For lovers of food, snark and real or armchair travel, a sad day is nearly upon us: the final episode of the Travel Channel’s “No Reservations.” On Monday, November 5, “Anthony Bourdain: No Reservations – The Final Tour” will air at 9 p.m. ET/PT.

As befitting the finale of a show that had its beginnings in New York, the ever-“quotable Bourdain” will take viewers to Brooklyn, for an in-depth look at the borough’s culinary and other subcultures.

Bye, Tony. It’s been real. We’ll miss you.

Check out the below video for a sneak peak of “Brooklyn,” where Tony and actor Michael K. Williams scarf down some oxtail stew in Crown Heights.



Final Season of Anthony Bourdain’s ‘No Reservations’ Debuts Labor Day On Travel Channel

You know the old saying; it’s always best to leave the party when you’re having a great time. So it is with Anthony Bourdain, chef/author/keen observationist of the absurd/master of the pithy sentiment, and dark lord of the filthy, matted belly of the culinary underworld. On Labor Day, the Travel Channel will premiere the ninth and final season of its Emmy Award®-winning series, “No Reservations – The Final Tour.”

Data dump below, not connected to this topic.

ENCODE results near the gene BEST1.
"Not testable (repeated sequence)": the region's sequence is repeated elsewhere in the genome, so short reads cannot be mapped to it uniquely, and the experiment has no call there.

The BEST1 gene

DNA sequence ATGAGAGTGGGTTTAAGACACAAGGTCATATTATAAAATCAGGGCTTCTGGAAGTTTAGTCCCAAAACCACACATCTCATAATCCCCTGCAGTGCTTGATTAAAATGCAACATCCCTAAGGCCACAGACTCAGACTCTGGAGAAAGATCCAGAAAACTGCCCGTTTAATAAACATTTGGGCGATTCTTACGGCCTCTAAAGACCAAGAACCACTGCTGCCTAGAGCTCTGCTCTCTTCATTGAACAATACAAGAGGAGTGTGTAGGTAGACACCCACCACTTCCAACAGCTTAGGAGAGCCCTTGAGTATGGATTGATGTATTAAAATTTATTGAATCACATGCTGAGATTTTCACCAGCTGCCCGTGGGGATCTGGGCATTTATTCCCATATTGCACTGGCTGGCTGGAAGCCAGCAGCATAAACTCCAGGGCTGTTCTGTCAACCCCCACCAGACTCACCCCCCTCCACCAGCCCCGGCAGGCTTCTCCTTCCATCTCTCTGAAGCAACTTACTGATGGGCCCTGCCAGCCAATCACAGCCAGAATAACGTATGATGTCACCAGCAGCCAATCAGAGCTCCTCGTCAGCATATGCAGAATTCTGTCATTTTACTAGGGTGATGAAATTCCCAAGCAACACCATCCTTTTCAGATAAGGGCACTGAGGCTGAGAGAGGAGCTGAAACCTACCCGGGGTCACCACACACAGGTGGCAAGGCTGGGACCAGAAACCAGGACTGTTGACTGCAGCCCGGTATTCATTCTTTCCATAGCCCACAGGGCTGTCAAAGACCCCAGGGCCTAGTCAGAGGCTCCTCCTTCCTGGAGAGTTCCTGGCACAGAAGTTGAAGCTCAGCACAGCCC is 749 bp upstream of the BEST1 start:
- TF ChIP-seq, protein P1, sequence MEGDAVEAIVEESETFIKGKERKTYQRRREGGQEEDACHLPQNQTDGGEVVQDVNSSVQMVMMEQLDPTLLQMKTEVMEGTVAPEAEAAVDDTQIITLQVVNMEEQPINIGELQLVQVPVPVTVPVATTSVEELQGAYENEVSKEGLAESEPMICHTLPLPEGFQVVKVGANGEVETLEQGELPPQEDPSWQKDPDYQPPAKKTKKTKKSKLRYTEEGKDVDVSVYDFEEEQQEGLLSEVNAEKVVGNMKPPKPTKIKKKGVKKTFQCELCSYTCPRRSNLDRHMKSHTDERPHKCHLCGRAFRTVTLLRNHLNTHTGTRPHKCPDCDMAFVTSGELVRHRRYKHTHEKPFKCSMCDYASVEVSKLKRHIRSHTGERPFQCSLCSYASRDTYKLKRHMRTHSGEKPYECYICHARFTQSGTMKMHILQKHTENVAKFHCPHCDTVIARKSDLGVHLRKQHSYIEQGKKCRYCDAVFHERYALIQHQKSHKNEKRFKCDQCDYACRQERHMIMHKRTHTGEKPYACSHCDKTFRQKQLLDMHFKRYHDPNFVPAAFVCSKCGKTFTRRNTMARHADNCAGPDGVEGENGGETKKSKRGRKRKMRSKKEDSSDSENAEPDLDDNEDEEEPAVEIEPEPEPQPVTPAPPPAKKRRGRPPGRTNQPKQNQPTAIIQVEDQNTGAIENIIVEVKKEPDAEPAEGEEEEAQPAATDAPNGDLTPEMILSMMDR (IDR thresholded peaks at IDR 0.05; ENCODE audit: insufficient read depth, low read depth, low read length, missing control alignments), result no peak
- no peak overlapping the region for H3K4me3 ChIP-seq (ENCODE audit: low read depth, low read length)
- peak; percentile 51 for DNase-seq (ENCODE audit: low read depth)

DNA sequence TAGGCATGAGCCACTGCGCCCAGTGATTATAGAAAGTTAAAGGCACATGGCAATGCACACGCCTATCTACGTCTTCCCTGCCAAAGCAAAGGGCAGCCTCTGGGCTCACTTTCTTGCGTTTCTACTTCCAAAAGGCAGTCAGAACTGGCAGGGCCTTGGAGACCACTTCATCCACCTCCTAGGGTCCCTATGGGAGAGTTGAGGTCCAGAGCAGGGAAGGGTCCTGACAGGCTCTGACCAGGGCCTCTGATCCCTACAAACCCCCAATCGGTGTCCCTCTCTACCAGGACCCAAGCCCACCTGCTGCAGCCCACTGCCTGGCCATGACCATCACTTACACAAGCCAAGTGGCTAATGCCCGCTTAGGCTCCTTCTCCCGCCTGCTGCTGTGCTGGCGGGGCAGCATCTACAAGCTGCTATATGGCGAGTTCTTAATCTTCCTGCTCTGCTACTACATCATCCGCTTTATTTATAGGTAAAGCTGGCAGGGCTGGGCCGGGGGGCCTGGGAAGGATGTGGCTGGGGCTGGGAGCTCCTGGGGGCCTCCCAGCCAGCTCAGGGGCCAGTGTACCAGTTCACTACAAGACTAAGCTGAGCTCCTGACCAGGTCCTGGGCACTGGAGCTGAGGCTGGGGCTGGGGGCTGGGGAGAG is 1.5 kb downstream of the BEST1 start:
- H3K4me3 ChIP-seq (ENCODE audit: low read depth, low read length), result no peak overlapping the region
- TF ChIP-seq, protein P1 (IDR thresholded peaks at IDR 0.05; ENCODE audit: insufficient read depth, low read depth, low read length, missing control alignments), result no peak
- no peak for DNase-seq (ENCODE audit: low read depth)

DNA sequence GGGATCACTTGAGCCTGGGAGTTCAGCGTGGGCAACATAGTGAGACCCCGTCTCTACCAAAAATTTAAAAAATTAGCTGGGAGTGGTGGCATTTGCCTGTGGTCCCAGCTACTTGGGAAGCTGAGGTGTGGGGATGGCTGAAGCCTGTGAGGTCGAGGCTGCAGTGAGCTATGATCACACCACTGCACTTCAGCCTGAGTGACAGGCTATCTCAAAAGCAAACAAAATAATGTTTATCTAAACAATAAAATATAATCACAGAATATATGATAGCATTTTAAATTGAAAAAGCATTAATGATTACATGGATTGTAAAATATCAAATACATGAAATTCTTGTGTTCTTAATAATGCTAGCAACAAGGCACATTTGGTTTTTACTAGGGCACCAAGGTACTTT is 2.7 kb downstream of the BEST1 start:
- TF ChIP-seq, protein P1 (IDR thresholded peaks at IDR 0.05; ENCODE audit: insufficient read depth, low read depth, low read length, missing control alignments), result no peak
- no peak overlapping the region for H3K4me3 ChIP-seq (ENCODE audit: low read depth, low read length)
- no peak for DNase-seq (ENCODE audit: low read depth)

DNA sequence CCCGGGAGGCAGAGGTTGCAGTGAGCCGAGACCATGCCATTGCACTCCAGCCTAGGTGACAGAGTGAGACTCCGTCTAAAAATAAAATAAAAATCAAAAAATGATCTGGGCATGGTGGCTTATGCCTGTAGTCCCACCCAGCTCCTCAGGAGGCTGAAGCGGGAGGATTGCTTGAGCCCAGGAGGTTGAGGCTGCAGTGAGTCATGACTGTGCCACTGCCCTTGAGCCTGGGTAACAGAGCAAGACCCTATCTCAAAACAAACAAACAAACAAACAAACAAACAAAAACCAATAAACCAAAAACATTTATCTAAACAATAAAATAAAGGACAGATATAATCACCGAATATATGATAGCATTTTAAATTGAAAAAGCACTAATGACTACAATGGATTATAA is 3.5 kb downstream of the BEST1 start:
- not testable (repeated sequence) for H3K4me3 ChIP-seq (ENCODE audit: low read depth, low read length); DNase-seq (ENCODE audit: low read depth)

On September 3 at 9 p.m. ET/PT, Bourdain will take viewers on a tour of Austin. Later episodes will span the globe, culminating in a Brooklyn-based finale. If you want to get your Tony on, check out the nine-hour “No Reservations” marathon beginning at 12 p.m. ET/PT. Tune in, turn on, pig out.

Below, a compilation of the Travel Channel’s favorite “Bourdainisms.”


NO RESERVATIONS: Bourdain to push limits on new season

NO RESERVATIONS new seasonAnthony Bourdain charges back with an all new season of NO RESERVATIONS starting this Monday. In this seventh season of the Emmy award-winning Travel Channel program, Tony starts in Haiti to uncover beauty in the dark corners of humanity, a theme promised to be delivered throughout the new season.

Calling it as he sees it, Bourdain puts a new perspective on the situation in Haiti during a visit with actor/humanitarian Sean Penn in the opener February 28. His frank, unique summations, open a never-before-seen window to the enduring devastation that continues a year later.

Regular viewers are promised a different season this year as Bourdain takes personal risks leading to a renewed sense of purpose in his journey. By taking viewers to off the grid locations that challenge him with a better understanding of human existence, Bourdain probes behind the underlying stories.

Gadling readers hooked on our new series, Around the World in 80 Hours (of Travel TV), will totally be in the right mind to glean new perspectives from the intense and evolving focus of both NO RESERVATIONS and it’s host.

In Around the World in 80 Hours (of Travel TV), Gadling’s Rolf Potts hopes to “glean five days worth of travel experiences from the glowing parameters of a single TV set and figure out what the Travel Channel might be saying about how one should see the world.”